SARA/CAATI Sonar Technology
SARA/CAATI sonar technology was researched and developed to provide high-resolution imaging and bathymetry capability in a small package suitable for deployment on small autonomous underwater vehicles. This sonar technology proved very successful for a wide variety of applications and is the subject of a patent and three license agreements. The earliest agreement with Benthos resulted in a commercial product known as C3D that is being sold as an imaging swath bathymetry sonar.
This patented sonar technology consists of both a hardware configuration and a software signal processing methodology. The hardware configuration consists of a vertical stack of six horizontally long array elements coupled to a fully coherent multi-channel transmitter/receiver. The physical arrangement of the transmit/receive transducer is such that it can be installed wherever an ordinary side-scan transducer can, yet with the result of obtaining both imagery and bathymetry instead of just imagery. Further, the bottom imagery obtained is not contaminated by surface or water-column targets as it is with side-scan sonars.
The signal processing methodology was developed to estimate angles of arrival of multiple signals received by a small aperture array. Software based on this methodology can accurately estimate multiple angles of arrival in the presence of noise and glint. Previous methods for angle of arrival estimation in the transient signal environment of bathymetric interferometric sonars could estimate only one angle and therefore were ineffective in multi-path environments. Our methodology treats multi-path signals like direct signals and estimates both; therefore, not only do we estimate the direct arrival accurately but we also get a good picture of the entire acoustic environment. The methodology includes a glint filter that effectively removes samples that are distorted by glint (large phase variations across the array caused by unfavourable constructive and destructive interference of signals from multiple scatters). The methodology allows the estimation to be done with transient signals, and a trade-off of resolution and estimation accuracy can be made.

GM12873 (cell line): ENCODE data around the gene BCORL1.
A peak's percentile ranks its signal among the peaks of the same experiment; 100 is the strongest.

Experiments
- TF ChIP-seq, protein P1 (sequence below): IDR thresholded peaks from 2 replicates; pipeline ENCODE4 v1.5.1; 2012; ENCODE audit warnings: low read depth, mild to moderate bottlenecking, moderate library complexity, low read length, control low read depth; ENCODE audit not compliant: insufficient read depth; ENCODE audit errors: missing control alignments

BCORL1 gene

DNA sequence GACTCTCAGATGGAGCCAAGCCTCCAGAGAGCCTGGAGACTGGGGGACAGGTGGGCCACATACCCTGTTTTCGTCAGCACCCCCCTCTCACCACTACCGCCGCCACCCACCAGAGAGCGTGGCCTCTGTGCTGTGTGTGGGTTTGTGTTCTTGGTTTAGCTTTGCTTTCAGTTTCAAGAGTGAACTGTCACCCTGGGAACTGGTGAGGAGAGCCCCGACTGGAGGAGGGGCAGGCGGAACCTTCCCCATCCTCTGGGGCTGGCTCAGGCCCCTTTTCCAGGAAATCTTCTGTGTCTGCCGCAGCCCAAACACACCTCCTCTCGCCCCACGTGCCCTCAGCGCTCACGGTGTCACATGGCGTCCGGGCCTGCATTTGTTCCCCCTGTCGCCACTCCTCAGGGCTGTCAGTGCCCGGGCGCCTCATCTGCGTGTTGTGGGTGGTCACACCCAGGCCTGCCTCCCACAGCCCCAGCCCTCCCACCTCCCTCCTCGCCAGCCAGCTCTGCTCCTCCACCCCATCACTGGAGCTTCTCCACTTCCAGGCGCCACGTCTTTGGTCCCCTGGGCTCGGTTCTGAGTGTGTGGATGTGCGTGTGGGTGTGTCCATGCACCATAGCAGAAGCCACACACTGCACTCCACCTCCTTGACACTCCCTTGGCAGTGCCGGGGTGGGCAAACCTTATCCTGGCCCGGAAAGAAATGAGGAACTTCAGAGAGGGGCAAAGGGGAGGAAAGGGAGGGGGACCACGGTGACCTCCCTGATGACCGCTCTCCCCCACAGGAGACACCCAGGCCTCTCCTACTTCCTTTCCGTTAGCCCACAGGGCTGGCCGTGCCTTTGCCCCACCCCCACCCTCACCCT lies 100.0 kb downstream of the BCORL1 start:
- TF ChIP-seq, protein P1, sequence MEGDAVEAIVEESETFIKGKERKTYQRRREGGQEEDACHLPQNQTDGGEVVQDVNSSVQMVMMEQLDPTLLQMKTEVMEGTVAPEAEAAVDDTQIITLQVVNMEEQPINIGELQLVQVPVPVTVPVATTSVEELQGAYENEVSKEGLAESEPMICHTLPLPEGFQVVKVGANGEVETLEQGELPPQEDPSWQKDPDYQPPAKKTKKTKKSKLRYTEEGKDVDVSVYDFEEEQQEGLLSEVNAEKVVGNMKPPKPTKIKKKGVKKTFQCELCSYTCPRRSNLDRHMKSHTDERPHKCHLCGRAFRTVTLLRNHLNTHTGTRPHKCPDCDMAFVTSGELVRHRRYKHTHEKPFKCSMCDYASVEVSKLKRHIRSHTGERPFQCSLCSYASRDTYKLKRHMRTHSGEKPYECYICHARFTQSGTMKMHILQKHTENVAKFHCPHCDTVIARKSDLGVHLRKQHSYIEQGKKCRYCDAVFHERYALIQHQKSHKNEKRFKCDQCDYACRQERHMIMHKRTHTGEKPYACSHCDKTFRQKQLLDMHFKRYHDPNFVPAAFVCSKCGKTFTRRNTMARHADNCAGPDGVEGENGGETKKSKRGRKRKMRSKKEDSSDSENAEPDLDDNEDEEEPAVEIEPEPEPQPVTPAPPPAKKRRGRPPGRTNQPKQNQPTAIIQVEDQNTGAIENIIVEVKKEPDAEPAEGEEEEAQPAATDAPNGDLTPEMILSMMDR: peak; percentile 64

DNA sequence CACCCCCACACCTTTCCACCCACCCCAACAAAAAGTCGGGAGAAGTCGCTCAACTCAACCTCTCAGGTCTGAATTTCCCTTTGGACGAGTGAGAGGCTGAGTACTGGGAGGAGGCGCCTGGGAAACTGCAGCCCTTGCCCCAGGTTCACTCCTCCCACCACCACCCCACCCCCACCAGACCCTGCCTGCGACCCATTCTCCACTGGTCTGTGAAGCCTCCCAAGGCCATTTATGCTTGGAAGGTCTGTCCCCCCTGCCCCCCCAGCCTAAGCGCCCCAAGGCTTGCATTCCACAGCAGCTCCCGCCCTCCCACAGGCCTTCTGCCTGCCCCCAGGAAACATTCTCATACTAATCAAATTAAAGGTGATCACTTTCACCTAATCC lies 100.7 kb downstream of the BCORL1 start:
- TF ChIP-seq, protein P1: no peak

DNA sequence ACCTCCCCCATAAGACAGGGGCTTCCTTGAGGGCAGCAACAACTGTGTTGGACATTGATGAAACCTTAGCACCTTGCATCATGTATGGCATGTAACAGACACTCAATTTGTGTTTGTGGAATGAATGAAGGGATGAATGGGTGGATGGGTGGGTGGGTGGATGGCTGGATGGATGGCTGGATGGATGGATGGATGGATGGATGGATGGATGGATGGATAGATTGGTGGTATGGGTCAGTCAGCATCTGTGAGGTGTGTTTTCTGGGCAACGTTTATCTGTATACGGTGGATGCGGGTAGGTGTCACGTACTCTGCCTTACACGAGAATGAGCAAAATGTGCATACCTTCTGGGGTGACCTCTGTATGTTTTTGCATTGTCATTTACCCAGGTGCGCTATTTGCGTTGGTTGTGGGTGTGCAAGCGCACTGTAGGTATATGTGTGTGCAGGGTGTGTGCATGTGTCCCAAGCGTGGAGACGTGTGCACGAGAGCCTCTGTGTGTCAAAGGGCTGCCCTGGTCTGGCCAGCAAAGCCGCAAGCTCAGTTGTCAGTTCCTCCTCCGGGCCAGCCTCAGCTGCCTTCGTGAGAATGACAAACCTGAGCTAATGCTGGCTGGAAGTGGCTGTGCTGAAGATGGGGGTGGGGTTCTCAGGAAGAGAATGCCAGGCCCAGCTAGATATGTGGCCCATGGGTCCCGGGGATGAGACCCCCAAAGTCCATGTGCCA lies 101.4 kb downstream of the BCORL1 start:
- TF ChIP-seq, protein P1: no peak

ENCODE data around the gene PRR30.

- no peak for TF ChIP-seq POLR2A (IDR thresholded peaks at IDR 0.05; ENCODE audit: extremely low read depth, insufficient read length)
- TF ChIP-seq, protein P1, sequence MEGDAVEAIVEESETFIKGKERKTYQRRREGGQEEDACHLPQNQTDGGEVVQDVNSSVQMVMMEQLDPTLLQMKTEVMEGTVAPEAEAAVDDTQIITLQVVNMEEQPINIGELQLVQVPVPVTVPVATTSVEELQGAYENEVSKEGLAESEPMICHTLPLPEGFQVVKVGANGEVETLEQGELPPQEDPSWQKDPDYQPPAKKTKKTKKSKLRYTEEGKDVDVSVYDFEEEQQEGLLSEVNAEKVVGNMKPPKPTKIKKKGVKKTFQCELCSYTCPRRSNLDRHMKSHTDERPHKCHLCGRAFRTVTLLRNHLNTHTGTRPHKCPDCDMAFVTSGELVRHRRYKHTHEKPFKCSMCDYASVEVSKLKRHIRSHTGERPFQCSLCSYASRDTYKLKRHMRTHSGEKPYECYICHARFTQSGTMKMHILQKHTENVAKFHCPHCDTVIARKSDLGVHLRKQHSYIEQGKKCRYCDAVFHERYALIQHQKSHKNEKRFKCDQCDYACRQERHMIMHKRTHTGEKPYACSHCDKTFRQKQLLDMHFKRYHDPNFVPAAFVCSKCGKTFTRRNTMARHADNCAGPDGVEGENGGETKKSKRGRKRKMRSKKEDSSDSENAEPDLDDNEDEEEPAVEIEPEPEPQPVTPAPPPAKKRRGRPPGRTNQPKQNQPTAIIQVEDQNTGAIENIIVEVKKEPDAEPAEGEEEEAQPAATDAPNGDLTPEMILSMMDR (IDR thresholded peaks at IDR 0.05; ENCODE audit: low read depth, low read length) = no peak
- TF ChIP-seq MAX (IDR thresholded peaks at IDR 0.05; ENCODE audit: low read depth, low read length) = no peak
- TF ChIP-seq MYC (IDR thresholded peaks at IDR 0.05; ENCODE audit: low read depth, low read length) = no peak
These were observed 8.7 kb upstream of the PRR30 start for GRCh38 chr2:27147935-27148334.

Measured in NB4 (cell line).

The potential impact of this sonar technology was recognised early and a decision was made by SFU to obtain a patent. Results obtained with our experimental sonar have been published in a number of conferences. As further evidence of the effectiveness and significance of this core sonar technology data obtained with the Benthos C3D version was featured on the front cover of the June 2005 issue of Sea Technology. Sea Technology is one of the industry’s major magazines covering all aspects of ocean technology. The June issue was dedicated to sea floor mapping.
SARA 3D Sidescan Mapping Example (Early version of the sonar technology called SARA)
The figures below illustrate the SARA Sonar setup and the effectiveness of this new sonar-imaging concept during a recent experiment on Pavilion Lake. Figure 1. shows the SARA Sonar configuration. Figure 2. is a photograph of the boat and experimental setup used to obtain both a sidescan and 3D scan of a ridge.
Figure 1. SARA Sonar configuration
Figure 2. A photograph of the boat and experimental setup used to obtain both a sidescan and 3D scan of a ridge
Figure 3. The survey route across Pavilion Lake
The sonar (SARA) was mounted over the side of the boat (transducer depth ~1m) and linked via Ethernet to a surface computer for control and data logging. 3D images of the bottom are generated by grouping bottom profiles obtained for a number of pings. Figure 3., shows the survey route across Pavilion Lake. 3D images of the bottom are generated by grouping bottom profiles obtained for a number of pings. Figure 4. shows an image of the survey route bottom using conventional 2D Sidescan. Figure 5. shows an image of the survey route bottom obtained with SARA Sonar, providing enhanced information on signal intensity, range, and elevation.
Figure 4. An image of the survey route bottom using conventional 2D Sidescan
Figure 5. An image of the survey route bottom obtained with SARA Sonar, providing enhanced information on signal intensity, range, and elevation
Additional survey routes
using the SARA Sonar can generate a 3D rendition of the bottom floor terrain
for feature base navigation for divers or underwater vehicles.
The concept of CAATI (signal processing methodology) and SARA can also be used to form an accurate look-ahead sonar by reconfiguring the array along the horizontal axis, with a variable tilt angle that can be adjusted to address various platforms, and water depths.
For further information please contact:
John S. Bird, Professor
School of Engineering Science, Simon Fraser University
8888 University Dr., Burnaby, B.C. V5A 1S6 Canada
Tel. (604) 291-3824
Last updated: August 24, 2005